Friday, February 11, 2005
Maestro molds young players
Retired LaSalle Quartet violist passes on his enthusiasm
Among the strings students taking direction from Kamnitzer are (from left): Larissa Swanson, 16; Marilyn Vennemeyer, 14; Michelle Torres; and Elise Kaminsky, 18.
The Enquirer/Ernest Coleman
|IF YOU GO|
What: Corryville Suzuki Project plays as part of Fine Arts Fund Sampler Weekend.
|ABOUT THE CORRYVILLE SUZUKI PROJECT|
Corryville Suzuki Project is a string education program for children ages 4-18. Presently, it has 35 students.
They are typical kids, dressed in jeans, from Loveland, Hyde Park, Sycamore Township, Anderson Township, Corryville, Mount Washington and Amberley Village.
They could be spending Saturday morning at a mall. Instead, they're in the library of St. Monica-St. George Catholic Center in Clifton Heights, digging into the score of some of the most heavenly music ever written - a Haydn string quartet.
Peter Kamnitzer, the violist of Cincinnati's celebrated LaSalle Quartet, leads an intense music lesson with a group of young strings students. He's passing on a lifetime of work as a member of the first quartet-in-residence at the University of Cincinnati College-Conservatory of Music.
"It's got to be lighter, more dance-like. Come on, you're playing without listening!" the retired 82-year-old master says, urging on the first quartet.
The coaching session was for eight students.
These students, ages 12-18, are learning to play string quartets in the Corryville Suzuki Project. They are the more advanced students among 35 in the strings program.
The entire Suzuki Project will play a variety of music, from string quartets to Appalachian fiddling, Saturday at the College of Mount St. Joseph during the Fine Arts Fund Sampler Weekend.
Kamnitzer's goal: To teach them how to make music.
"That's easier said than done. How do you make music?" says the lanky, white-haired musician, whose eyes get misty as he reflects on 40 years of one of the most spectacular careers in chamber music.
Since 2001, the Hyde Park resident has volunteered his time on Saturdays, about 12 weeks each year. These students have learned the notes; he is "fine-tuning" their performance - getting them to play at a higher level, to play with expression and to communicate with each other.
Kamnitzer, who projects enthusiasm and a sense of humor, sits with his score on his music stand, prodding them on vigorously, arms outstretched. He's a tough critic who shakes his head when he isn't satisfied and beams when he is. The students concentrate hard, but playing in a quartet - two violins, viola and cello - is full of unexpected pitfalls.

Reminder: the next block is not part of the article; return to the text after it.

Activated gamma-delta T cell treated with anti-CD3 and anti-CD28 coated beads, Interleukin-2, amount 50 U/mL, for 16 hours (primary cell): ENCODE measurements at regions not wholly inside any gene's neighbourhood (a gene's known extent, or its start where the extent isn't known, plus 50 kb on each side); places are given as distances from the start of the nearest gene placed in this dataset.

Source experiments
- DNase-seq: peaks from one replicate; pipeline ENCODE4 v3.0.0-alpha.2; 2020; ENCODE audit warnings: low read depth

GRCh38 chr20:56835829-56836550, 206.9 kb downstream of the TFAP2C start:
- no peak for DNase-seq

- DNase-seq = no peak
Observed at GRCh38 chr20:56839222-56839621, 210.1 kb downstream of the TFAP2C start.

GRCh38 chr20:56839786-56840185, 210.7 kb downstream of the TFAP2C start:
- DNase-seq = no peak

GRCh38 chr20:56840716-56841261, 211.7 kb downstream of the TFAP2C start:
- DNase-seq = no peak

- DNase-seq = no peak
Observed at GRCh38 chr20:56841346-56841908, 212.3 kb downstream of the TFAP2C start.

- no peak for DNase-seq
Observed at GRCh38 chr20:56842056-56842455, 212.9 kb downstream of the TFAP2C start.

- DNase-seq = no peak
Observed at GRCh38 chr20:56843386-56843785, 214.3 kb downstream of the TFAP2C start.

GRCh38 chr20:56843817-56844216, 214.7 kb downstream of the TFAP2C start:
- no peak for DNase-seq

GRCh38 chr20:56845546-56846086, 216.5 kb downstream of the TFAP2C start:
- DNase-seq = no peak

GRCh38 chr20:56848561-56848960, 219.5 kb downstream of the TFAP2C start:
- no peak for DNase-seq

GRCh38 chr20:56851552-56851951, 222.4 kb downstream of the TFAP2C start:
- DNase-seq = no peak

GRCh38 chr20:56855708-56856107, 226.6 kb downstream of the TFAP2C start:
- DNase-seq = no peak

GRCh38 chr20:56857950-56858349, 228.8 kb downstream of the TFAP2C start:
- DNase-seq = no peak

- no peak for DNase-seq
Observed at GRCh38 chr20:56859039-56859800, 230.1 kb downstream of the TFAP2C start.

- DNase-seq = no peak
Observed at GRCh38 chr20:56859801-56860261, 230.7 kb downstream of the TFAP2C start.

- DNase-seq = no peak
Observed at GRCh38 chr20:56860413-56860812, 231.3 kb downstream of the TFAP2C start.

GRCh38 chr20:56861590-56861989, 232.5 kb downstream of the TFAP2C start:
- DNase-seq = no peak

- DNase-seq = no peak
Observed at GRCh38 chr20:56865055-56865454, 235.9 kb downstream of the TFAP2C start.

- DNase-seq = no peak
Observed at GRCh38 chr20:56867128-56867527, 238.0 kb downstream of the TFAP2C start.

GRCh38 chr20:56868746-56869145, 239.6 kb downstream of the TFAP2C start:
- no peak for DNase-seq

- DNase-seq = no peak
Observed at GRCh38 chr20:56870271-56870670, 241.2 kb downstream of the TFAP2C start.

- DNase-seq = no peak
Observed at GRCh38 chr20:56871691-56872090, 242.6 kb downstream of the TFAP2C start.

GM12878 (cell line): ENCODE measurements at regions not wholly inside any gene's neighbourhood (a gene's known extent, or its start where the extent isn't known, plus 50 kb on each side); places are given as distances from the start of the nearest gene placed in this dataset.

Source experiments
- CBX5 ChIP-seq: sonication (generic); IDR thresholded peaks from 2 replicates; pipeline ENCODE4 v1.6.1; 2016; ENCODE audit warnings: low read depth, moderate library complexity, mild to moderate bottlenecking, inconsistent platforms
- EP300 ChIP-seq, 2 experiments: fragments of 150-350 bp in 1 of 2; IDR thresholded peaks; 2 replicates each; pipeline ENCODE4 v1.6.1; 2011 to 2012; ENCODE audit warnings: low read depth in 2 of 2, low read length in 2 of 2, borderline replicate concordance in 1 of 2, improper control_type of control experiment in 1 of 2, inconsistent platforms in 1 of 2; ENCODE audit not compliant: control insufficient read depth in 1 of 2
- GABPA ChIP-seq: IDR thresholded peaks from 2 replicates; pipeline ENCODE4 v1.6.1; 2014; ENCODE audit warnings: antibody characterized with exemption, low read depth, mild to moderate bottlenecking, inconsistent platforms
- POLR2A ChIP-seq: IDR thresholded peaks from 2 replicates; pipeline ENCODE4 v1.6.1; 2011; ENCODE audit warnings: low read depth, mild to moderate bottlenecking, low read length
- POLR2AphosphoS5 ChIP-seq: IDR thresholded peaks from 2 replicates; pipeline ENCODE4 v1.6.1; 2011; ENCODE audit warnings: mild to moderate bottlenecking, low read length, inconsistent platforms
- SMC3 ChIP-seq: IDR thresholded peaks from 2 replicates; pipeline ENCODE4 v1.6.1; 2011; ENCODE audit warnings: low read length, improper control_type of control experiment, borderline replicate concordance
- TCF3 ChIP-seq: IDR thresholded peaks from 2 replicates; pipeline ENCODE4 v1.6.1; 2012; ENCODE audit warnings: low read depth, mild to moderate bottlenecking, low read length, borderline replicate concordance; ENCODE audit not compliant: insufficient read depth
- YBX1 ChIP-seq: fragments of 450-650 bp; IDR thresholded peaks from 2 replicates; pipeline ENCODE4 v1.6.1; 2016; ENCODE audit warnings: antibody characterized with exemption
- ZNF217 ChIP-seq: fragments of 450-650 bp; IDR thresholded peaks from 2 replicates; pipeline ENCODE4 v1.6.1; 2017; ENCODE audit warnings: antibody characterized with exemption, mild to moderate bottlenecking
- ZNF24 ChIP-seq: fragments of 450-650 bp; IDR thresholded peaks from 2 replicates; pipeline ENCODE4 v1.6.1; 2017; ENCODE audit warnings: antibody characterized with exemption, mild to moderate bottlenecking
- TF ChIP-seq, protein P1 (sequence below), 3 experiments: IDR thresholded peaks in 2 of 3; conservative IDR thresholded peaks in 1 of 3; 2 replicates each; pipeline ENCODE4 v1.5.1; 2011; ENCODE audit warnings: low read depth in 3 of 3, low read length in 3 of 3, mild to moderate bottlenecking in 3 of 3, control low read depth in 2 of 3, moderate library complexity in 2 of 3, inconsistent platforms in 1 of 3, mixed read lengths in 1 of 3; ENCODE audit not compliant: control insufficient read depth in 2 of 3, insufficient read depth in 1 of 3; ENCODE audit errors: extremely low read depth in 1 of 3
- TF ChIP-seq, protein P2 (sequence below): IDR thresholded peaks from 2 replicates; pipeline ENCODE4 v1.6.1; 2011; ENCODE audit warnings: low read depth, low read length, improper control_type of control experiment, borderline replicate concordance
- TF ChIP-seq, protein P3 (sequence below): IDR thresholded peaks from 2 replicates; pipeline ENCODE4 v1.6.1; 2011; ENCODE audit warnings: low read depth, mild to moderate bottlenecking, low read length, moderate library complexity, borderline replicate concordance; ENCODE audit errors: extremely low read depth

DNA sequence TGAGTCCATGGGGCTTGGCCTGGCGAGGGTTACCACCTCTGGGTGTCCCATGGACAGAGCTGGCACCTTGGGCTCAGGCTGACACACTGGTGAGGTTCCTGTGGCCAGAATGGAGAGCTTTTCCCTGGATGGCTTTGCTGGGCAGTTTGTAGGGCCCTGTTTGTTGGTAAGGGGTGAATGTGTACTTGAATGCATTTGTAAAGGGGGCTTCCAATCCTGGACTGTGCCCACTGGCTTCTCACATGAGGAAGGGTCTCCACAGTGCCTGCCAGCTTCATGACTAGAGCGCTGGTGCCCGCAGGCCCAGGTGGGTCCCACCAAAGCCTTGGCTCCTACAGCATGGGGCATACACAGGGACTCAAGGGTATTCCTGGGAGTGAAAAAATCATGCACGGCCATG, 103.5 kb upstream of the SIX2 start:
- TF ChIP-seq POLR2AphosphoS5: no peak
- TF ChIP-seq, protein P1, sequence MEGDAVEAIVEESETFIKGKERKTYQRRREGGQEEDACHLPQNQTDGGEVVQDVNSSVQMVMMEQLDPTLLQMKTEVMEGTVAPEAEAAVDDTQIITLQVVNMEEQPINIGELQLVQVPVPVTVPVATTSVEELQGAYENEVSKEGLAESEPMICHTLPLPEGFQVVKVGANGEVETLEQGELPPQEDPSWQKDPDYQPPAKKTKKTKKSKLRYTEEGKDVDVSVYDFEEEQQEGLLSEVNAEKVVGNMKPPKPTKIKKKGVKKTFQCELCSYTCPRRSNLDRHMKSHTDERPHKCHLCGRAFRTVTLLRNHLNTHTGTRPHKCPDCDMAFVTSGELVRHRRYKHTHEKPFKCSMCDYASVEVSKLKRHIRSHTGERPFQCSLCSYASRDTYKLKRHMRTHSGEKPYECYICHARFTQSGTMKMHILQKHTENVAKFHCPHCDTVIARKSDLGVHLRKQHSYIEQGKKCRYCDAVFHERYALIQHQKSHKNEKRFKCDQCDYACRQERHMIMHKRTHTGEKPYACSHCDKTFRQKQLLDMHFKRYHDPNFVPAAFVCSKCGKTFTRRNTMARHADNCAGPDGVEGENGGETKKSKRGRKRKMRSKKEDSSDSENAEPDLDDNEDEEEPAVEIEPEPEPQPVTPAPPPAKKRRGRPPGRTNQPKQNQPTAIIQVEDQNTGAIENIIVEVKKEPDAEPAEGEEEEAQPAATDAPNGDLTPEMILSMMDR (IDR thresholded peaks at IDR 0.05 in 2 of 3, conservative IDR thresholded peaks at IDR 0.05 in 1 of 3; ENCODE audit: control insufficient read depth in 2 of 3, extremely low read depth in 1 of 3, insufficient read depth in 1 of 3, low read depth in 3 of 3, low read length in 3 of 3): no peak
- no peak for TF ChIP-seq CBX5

"You have three other people, and you become a member of the group," he says. "It's a jigsaw puzzle in a way, and you have to put it together."
One student struggles before she gets it right.
"Good!" He almost cheers. "You got it!"
Then he turns to a violinist, demonstrating how to bow with his long arms. "But you could be more jocular," he says. "Bounce!"
"It's intimidating," admits violist Elise Kaminsky, 18, of Loveland, a freshman at UC's Raymond Walters College. "It's good experience, but it is high stress."
For Titi Ayangade, 12, who attends Walnut Hills High School, Kamnitzer's advice is one small step in accomplishing her dream: to play her cello in a symphony orchestra someday.
"Working with people like this, you get directed on things you think you wouldn't have to do, but you know you do, now," she says.
"He expects a lot out of you," agrees violinist Marilyn Vennemeyer, 14, a freshman at McNicholas High School. "I think we all get a lot out of it because he's so honest with his critique."
Kamnitzer's warm demeanor shines through his tough words, as he guides them firmly in the direction he wants. He's a perfectionist - he wants them to play in tune, play together and most of all, to show some personality.
"He's all about details," says Vincent Phelan, a CCM grad, who with his wife, Elizabeth, founded the violin school 10 years ago. "He's got so much energy, I think it's infectious for the students. They begin to realize that music is so full of wonderful details that they have only begun to see."
"He'd come to performances and talk to me about the students," says Elizabeth Phelan, who studied viola with Kamnitzer at CCM. "He volunteered to come and work with them. We're just incredibly grateful to him."
The second ensemble is less experienced. Shawn Bonner, 14, who attends Springer School in O'Bryonville, has played his viola for four months. He likes discovering its rich, mellow sound.
Kamnitzer struggles to convey what he wants from this group - a tricky assignment for one who is accustomed to coaching the world's finest quartets.
"One has to contain one's manners," he says later, laughing. "With the LaSalle Quartet, we would sort of yell at each other and roughhouse. You can't do that with kids."
Why does he do it? "Because I enjoy it," he says simply, with a big smile.
"You're a better musician because of it," says Elizabeth Rahner, 13, who attends Clark Montessori High School in Hyde Park. "When you're playing well, he'll tell you, and you feel good after that."